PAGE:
Working in a Startup – What Is the Big Deal?
In the sea of corporate buzzwords, startup is an indispensable one. Everyone seems to be talking about these brand-new companies, but what’s the big deal?
What is a startup? Startups are new companies offering unique products to cater to the needs of the market. Startups often notice the gap in the offer or services provided by companies and attempt to bridge that by creating and continuously improving a singular project that bridges that gap.
Startups are new and fast-developing enterprises, very attuned to the needs of their clients, which leads to their rapid advancement and progressive tweaking of the features of their product. A good deal of startups is led by young people with a vision to make a positive impact, although there are those who are out to sell greenwashed products in a get-rich-easy scheme (in other words, beware of Instagram influencers turned entrepreneurs).
With such a dynamic company environment, the employees are also eager to learn and be fast-moving and flexible.
Pros and Cons of Working in a Startup – The Good, the Bad, and the Evil
In all honesty, startups need employees, and to get them, they have to step up what they’re offering. Working as a part of a young and relatively relaxed team, enjoying simple and more generous perks, and having more control over what you’re doing are certainly some of the benefits of getting a job in a startup.
However, you should be aware that a lot of glossed-over information provided in job ads or company descriptions can be misleading, and the truth may be somewhat more disheartening.
We would be failing in our mission if we didn’t say it like it is.
Advantages of Working in a Startup – The Good 😇
There are indeed many advantages to working in a startup:
- Learning opportunities. Everything is hands-on in a startup. The company is developing, and its leaders are learning as much as the employees. In such an environment, every new project is a chance to advance your skills.
- Career boost. If you’re willing to adapt to the quick-paced progress of the company, you’ll learn a series of soft skills like negotiation techniques, compromise, and personal agility. Additionally, you’ll pick up a series of educational and practical tips that’ll boost your career and help you land various jobs if you decide to leave the startup.
- More flexibility. Flexibility is the secret middle name of any startup – from remote work and hybrid work options to non-fixed work times. If you feel like popping down to the office and busting a ten-hour shift so you can stay home and rest tomorrow, you’ll be perfectly liable to do that.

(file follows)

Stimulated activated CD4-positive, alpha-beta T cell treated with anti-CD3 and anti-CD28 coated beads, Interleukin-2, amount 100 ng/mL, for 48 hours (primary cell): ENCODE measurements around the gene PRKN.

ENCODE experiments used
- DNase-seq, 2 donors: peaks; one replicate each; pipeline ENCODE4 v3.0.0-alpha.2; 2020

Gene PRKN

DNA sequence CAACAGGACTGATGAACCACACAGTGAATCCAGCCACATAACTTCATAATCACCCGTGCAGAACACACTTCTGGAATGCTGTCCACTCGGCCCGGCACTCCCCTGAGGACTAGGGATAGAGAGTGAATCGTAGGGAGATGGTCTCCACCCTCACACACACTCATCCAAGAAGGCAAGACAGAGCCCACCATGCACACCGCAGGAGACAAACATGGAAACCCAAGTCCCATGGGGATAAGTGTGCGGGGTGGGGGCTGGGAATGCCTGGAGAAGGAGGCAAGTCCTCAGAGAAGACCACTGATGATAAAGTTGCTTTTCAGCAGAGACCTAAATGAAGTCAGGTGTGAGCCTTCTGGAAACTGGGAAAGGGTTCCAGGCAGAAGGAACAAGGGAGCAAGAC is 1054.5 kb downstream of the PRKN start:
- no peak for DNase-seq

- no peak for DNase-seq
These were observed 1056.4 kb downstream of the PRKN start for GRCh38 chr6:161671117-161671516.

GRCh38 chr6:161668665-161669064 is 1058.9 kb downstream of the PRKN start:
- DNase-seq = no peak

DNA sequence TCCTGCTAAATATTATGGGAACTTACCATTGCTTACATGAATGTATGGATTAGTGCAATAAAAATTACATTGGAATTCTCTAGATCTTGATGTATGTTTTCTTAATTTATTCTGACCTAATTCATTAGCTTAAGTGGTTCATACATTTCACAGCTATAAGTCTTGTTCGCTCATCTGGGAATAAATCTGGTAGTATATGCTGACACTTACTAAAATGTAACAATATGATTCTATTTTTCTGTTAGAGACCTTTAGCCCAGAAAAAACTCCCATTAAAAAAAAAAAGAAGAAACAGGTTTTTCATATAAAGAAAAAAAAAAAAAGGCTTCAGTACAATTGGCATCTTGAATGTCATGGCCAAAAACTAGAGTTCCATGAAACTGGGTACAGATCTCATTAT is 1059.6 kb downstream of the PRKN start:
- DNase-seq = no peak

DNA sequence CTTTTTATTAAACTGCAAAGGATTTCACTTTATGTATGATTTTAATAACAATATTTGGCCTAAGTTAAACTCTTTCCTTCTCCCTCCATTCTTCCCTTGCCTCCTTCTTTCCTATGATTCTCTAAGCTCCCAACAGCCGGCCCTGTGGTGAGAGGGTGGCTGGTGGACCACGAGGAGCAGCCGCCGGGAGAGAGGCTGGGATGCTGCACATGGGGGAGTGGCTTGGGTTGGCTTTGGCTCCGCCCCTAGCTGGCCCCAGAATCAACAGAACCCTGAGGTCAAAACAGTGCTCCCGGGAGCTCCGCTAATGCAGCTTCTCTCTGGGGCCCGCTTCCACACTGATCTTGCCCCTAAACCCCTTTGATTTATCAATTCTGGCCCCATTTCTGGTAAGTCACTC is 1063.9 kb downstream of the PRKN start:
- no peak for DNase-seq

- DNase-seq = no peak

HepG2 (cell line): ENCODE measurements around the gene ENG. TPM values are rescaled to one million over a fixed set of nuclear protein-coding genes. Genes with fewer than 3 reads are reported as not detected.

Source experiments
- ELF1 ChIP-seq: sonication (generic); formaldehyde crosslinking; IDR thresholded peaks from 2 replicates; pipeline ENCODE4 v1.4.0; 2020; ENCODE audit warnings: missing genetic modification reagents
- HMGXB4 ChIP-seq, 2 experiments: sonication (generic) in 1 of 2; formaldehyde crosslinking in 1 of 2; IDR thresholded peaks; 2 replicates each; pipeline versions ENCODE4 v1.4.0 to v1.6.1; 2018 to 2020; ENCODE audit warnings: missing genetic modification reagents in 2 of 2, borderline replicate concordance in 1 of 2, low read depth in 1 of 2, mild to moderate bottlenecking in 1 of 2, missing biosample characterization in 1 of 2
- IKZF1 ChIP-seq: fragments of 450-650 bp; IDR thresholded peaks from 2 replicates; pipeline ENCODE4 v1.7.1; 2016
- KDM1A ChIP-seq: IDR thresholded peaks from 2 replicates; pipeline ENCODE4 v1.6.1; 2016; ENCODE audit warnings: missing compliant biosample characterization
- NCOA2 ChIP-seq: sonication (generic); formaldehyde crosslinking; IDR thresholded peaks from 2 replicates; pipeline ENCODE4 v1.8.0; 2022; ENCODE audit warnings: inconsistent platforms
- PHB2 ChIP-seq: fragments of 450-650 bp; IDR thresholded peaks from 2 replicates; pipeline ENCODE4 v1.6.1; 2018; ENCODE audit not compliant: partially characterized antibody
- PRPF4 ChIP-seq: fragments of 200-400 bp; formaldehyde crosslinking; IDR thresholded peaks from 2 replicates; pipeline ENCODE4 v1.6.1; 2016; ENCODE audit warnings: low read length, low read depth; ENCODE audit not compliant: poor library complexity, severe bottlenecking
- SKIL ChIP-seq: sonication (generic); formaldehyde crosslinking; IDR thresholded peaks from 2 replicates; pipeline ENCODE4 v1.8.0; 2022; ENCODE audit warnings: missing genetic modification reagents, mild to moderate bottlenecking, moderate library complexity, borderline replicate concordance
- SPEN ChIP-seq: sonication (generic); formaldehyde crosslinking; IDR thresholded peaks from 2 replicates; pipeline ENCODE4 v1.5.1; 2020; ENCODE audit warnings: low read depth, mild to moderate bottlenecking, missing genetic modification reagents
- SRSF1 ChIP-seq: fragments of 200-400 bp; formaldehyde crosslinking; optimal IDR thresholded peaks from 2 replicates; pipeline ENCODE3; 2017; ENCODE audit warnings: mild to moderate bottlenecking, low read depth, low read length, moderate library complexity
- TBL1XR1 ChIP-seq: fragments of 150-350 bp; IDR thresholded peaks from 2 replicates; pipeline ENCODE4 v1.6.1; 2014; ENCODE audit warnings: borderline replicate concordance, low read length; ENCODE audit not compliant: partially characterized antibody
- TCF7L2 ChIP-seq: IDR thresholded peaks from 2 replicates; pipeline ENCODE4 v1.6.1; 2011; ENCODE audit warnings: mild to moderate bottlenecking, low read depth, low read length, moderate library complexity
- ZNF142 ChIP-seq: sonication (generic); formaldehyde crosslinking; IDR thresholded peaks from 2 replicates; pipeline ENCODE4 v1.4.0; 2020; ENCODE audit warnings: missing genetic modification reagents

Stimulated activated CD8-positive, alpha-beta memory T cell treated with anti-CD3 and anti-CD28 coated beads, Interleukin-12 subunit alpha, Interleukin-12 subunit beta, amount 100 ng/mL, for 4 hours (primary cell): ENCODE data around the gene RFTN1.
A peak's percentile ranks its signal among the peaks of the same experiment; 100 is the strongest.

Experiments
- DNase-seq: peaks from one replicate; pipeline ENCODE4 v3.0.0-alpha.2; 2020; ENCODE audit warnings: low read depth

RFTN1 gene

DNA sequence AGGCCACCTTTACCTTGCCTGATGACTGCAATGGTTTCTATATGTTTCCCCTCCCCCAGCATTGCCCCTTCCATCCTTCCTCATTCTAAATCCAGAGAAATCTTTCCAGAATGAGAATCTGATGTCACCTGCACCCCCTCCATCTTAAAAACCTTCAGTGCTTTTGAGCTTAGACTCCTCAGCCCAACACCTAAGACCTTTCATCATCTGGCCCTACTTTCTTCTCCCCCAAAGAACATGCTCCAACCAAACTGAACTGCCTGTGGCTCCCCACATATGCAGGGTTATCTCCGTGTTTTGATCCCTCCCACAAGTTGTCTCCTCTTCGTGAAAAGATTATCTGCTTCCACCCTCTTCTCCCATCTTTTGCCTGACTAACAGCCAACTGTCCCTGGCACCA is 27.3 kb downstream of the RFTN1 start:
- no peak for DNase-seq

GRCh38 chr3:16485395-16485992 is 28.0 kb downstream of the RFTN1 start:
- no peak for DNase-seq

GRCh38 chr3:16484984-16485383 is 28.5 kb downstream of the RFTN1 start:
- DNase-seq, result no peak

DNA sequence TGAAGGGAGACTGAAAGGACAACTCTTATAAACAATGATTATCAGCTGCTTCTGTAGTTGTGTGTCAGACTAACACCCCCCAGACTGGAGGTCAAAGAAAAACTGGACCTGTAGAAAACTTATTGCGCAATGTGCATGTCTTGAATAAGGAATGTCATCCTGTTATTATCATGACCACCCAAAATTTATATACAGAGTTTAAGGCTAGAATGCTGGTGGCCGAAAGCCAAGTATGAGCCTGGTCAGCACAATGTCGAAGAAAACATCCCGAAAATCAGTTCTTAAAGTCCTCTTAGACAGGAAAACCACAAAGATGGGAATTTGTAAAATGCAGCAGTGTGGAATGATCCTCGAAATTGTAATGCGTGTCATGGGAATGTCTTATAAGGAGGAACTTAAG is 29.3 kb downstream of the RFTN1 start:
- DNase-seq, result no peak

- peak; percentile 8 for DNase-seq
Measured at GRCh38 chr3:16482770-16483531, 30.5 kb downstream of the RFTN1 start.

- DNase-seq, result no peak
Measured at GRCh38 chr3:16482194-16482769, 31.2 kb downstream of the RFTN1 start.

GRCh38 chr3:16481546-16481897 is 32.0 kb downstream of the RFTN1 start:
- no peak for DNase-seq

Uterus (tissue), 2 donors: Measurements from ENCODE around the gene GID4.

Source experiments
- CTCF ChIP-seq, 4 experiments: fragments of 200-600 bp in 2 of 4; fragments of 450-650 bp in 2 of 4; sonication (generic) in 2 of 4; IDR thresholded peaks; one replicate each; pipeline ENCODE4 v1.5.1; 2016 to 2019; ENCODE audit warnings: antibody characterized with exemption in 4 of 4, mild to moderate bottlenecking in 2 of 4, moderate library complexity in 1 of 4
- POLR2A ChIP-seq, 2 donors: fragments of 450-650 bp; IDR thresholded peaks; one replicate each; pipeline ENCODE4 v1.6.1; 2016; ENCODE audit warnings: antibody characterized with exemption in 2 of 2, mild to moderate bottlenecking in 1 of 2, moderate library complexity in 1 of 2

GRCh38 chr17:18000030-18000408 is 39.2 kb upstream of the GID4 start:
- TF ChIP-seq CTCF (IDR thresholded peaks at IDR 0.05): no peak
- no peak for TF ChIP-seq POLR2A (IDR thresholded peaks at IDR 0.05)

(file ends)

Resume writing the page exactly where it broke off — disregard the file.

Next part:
- More responsibility. You can take on as much (or as little) responsibility as you like. If you’d like to exercise your leadership potential, you can ask for more tasks or high-profile roles. Or you can do your work comfortably. You decide.
- Less micromanagement. Don’t we all hate it when someone’s breathing down our neck and backseat-driving all the time? You would think that getting a job and adequate training would be enough to prove you can complete your assignments, and yet, some people just have to look over your shoulder and nag all the time. None of that happens in a startup – you’ll be in touch with your superior, but you’ll have more freedom than in a traditional company.
- No rigid assignments. Some people are perfectly fine with doing the same thing over and over again. However, if you’re among those who seek variety, a startup is the place to be, as you won’t be chained to a single job description and will have room for lateral movement.
- Perks. At the end of the day, startups are known for their perks – from free snacks to yoga retreats and paid traineeships. These small but meaningful things provide the sense of being in a team and directly contributing to the bigger project.
Startups are a favorable work environment for anyone seeking a challenge, willing to learn, and ready to share their creativity and wisdom. They offer a great deal and can be rewarding to work for, especially for young people.
Challenges of Working in a Startup – The Bad
While startups are a great fit for a certain personality and work profile, there are some disadvantages to working in one:
- Less job security. If the data doesn’t lie (and it doesn’t), only 50% of startups manage to stay in business for longer than five years, especially in the technological and IT fields. The market and technological advances change rapidly, and not everyone manages to learn to swim as fast, which leads to reduced job security.
- Lower salaries. Startups, especially in their early years, depend heavily on external funding. If such funding doesn’t come, the whole company has to tighten its belt, and who feels that the most? The employees, who are likely to be dissatisfied with having a less-than-reasonable pay.